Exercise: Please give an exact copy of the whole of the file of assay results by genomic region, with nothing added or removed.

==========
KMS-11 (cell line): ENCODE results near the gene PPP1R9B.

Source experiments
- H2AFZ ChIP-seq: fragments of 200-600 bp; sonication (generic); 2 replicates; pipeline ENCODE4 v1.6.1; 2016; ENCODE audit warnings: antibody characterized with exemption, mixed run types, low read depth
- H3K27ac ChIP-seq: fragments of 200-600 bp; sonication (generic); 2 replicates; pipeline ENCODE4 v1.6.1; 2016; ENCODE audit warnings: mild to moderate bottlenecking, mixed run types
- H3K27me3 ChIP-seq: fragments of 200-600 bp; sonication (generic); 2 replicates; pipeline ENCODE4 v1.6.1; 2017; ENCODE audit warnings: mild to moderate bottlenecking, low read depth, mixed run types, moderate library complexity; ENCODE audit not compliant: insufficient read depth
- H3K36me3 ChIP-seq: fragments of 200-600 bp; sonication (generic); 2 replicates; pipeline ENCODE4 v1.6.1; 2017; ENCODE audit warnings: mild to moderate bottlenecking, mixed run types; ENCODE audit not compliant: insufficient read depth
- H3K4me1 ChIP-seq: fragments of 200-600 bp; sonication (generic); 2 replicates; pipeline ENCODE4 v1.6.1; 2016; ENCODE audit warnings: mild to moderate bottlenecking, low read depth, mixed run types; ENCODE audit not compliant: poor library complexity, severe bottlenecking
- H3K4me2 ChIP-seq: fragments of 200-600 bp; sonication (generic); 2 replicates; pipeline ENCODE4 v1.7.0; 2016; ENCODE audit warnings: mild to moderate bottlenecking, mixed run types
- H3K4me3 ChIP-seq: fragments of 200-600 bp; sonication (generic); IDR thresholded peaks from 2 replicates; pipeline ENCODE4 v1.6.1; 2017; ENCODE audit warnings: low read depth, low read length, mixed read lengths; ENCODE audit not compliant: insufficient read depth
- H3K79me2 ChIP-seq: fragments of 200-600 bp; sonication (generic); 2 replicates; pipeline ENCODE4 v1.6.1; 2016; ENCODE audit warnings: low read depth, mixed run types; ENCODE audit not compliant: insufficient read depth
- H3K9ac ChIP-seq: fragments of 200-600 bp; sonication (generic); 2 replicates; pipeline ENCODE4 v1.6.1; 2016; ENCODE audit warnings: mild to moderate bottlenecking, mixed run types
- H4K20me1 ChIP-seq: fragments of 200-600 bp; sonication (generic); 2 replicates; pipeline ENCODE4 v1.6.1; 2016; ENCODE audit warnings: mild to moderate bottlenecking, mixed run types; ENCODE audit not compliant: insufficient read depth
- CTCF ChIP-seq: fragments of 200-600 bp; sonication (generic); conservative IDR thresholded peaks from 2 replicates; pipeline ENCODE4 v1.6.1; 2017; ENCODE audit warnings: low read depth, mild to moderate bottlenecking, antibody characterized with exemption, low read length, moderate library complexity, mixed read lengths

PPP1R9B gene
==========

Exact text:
KMS-11 (cell line): ENCODE results near the gene PPP1R9B.

Source experiments
- H2AFZ ChIP-seq: fragments of 200-600 bp; sonication (generic); 2 replicates; pipeline ENCODE4 v1.6.1; 2016; ENCODE audit warnings: antibody characterized with exemption, mixed run types, low read depth
- H3K27ac ChIP-seq: fragments of 200-600 bp; sonication (generic); 2 replicates; pipeline ENCODE4 v1.6.1; 2016; ENCODE audit warnings: mild to moderate bottlenecking, mixed run types
- H3K27me3 ChIP-seq: fragments of 200-600 bp; sonication (generic); 2 replicates; pipeline ENCODE4 v1.6.1; 2017; ENCODE audit warnings: mild to moderate bottlenecking, low read depth, mixed run types, moderate library complexity; ENCODE audit not compliant: insufficient read depth
- H3K36me3 ChIP-seq: fragments of 200-600 bp; sonication (generic); 2 replicates; pipeline ENCODE4 v1.6.1; 2017; ENCODE audit warnings: mild to moderate bottlenecking, mixed run types; ENCODE audit not compliant: insufficient read depth
- H3K4me1 ChIP-seq: fragments of 200-600 bp; sonication (generic); 2 replicates; pipeline ENCODE4 v1.6.1; 2016; ENCODE audit warnings: mild to moderate bottlenecking, low read depth, mixed run types; ENCODE audit not compliant: poor library complexity, severe bottlenecking
- H3K4me2 ChIP-seq: fragments of 200-600 bp; sonication (generic); 2 replicates; pipeline ENCODE4 v1.7.0; 2016; ENCODE audit warnings: mild to moderate bottlenecking, mixed run types
- H3K4me3 ChIP-seq: fragments of 200-600 bp; sonication (generic); IDR thresholded peaks from 2 replicates; pipeline ENCODE4 v1.6.1; 2017; ENCODE audit warnings: low read depth, low read length, mixed read lengths; ENCODE audit not compliant: insufficient read depth
- H3K79me2 ChIP-seq: fragments of 200-600 bp; sonication (generic); 2 replicates; pipeline ENCODE4 v1.6.1; 2016; ENCODE audit warnings: low read depth, mixed run types; ENCODE audit not compliant: insufficient read depth
- H3K9ac ChIP-seq: fragments of 200-600 bp; sonication (generic); 2 replicates; pipeline ENCODE4 v1.6.1; 2016; ENCODE audit warnings: mild to moderate bottlenecking, mixed run types
- H4K20me1 ChIP-seq: fragments of 200-600 bp; sonication (generic); 2 replicates; pipeline ENCODE4 v1.6.1; 2016; ENCODE audit warnings: mild to moderate bottlenecking, mixed run types; ENCODE audit not compliant: insufficient read depth
- CTCF ChIP-seq: fragments of 200-600 bp; sonication (generic); conservative IDR thresholded peaks from 2 replicates; pipeline ENCODE4 v1.6.1; 2017; ENCODE audit warnings: low read depth, mild to moderate bottlenecking, antibody characterized with exemption, low read length, moderate library complexity, mixed read lengths

PPP1R9B gene